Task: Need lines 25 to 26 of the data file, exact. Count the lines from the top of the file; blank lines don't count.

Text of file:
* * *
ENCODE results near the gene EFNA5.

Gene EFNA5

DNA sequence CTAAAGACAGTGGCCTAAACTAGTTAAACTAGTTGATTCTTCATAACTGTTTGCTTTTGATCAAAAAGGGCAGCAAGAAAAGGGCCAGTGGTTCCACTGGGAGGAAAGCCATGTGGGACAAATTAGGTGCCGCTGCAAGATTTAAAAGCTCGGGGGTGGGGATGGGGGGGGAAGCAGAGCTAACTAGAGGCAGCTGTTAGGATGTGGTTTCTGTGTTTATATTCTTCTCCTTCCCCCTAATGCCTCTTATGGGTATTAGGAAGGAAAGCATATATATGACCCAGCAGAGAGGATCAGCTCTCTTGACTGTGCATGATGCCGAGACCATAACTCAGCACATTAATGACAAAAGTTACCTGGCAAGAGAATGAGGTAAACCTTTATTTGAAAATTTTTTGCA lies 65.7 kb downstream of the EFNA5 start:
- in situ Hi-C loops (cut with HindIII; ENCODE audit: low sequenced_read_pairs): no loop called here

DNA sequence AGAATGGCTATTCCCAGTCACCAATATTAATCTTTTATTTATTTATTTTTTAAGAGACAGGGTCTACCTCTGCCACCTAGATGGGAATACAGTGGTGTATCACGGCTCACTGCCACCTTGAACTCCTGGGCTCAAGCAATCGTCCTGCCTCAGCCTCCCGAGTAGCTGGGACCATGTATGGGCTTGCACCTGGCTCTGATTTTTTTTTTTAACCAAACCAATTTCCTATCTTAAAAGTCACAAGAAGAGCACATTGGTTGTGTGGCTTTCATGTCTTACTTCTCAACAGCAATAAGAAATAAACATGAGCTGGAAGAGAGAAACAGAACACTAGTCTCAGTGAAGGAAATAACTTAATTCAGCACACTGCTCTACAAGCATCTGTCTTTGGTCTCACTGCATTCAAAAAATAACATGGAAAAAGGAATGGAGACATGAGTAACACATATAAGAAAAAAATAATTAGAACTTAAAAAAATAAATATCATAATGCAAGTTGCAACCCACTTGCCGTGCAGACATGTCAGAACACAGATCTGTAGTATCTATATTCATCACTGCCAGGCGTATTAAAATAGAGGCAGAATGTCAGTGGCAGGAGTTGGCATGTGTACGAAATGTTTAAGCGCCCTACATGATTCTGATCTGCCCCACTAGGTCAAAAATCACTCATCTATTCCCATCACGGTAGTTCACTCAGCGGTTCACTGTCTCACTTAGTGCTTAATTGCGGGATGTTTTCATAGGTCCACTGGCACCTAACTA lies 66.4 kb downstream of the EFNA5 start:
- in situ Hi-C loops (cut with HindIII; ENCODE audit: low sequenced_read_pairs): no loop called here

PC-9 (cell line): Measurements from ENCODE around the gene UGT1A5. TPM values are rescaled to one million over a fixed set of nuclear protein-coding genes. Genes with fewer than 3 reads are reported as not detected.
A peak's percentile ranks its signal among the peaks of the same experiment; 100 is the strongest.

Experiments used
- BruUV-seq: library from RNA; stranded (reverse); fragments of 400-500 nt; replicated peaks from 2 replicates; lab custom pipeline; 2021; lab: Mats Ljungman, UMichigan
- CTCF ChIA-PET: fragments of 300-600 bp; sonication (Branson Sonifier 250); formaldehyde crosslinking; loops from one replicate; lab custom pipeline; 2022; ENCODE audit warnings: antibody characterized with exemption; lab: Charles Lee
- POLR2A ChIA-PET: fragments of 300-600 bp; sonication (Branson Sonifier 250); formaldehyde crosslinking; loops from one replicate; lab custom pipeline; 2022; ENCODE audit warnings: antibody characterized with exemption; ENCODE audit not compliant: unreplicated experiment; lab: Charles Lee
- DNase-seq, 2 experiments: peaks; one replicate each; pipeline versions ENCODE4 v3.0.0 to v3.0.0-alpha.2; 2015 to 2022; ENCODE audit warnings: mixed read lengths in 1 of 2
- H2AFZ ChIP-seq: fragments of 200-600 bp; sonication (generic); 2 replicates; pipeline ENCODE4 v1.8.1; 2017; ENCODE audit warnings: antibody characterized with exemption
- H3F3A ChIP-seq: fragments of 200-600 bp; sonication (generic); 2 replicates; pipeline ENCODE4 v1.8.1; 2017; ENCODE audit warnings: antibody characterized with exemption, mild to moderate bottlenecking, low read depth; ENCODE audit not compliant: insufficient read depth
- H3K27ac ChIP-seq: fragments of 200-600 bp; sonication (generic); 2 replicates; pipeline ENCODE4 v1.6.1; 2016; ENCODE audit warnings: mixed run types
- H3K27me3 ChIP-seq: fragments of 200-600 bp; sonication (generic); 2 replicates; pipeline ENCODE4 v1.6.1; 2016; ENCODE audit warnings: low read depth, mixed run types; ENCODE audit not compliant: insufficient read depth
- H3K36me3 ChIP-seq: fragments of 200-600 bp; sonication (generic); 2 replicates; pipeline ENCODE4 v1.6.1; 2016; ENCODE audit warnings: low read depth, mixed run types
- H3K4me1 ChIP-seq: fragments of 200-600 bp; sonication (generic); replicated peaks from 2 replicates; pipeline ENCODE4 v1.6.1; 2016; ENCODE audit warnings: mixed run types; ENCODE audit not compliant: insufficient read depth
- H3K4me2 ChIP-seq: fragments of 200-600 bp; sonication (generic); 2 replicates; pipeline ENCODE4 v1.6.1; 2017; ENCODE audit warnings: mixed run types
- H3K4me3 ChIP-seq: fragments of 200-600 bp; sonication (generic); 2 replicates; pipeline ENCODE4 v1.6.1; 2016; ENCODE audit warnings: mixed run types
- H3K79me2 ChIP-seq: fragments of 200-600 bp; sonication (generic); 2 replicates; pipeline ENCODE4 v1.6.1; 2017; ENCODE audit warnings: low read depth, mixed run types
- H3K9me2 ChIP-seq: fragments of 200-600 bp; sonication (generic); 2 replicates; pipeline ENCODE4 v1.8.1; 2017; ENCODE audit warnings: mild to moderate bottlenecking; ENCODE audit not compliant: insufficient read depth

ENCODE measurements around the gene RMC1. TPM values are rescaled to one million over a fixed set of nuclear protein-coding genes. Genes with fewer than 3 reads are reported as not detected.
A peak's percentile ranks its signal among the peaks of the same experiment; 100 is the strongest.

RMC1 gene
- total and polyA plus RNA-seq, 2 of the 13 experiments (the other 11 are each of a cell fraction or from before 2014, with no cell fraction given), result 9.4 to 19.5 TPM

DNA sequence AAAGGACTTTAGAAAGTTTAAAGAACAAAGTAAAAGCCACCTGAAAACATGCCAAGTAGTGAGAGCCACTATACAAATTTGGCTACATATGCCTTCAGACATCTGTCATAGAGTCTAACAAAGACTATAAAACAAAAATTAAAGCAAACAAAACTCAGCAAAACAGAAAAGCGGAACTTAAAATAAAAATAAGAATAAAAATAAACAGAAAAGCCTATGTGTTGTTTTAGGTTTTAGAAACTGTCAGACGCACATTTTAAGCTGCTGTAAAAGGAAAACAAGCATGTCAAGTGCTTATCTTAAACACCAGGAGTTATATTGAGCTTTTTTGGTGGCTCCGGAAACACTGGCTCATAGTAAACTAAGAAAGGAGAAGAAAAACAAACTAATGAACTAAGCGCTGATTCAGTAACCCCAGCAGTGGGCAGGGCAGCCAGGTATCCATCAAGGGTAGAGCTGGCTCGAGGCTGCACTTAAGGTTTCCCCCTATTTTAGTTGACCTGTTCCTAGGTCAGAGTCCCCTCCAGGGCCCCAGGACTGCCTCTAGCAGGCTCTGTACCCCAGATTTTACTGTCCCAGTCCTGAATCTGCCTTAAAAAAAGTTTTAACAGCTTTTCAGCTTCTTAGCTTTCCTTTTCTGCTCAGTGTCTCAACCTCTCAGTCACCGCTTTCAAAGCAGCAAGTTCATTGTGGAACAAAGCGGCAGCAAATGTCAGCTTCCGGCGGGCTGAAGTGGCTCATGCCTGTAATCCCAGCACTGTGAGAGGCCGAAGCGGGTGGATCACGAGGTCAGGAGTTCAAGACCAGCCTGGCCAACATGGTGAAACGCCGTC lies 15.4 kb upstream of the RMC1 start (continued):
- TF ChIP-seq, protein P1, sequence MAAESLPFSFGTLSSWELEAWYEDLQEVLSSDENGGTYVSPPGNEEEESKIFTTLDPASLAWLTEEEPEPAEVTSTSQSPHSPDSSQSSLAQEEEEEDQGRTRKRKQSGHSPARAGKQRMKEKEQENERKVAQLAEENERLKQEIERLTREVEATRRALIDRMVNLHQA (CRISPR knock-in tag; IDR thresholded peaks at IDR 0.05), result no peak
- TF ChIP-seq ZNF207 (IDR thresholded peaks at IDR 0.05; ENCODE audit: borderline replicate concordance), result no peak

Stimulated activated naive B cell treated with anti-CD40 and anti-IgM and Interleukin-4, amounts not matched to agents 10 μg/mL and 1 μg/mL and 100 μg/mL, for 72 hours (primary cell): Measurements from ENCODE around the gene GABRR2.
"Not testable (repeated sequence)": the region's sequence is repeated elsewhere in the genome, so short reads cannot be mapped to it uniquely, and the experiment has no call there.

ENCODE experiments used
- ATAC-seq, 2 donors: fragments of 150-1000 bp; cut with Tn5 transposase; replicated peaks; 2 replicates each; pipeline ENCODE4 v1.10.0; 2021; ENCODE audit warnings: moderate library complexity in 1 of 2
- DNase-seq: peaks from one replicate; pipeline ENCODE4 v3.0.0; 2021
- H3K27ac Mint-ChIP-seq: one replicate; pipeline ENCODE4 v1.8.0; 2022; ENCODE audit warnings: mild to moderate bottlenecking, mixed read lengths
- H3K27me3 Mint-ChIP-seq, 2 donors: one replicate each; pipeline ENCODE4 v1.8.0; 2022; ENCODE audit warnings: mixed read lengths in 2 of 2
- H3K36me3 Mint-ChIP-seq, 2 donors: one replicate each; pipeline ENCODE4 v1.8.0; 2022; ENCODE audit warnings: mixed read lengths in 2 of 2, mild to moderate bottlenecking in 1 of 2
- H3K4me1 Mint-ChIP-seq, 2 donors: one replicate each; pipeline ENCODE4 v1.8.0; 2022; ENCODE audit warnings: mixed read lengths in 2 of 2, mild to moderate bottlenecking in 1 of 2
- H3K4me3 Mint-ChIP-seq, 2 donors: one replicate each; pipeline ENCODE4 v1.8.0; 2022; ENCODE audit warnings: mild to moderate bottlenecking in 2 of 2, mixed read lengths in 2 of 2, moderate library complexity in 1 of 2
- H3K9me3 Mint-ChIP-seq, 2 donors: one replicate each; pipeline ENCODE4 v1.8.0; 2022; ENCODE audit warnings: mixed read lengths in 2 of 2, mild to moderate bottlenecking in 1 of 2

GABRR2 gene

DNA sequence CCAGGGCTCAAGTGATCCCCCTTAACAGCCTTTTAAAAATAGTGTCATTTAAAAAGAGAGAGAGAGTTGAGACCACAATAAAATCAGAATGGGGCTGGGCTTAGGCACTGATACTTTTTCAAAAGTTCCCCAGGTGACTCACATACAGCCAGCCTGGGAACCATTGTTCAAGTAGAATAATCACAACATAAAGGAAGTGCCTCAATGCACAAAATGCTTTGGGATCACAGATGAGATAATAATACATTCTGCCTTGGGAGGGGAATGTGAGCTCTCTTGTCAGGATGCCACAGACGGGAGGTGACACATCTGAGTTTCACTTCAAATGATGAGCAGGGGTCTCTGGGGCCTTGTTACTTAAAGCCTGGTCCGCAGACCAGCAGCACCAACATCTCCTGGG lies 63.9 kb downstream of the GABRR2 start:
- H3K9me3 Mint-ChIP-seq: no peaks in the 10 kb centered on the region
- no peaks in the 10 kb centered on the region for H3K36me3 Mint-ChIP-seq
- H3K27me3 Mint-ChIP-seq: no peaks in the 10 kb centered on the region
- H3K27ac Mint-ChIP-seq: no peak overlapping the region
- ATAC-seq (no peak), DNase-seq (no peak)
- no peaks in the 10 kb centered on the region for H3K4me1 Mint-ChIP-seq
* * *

A peak's percentile ranks its signal among the peaks of the same experiment; 100 is the strongest.

RMC1 gene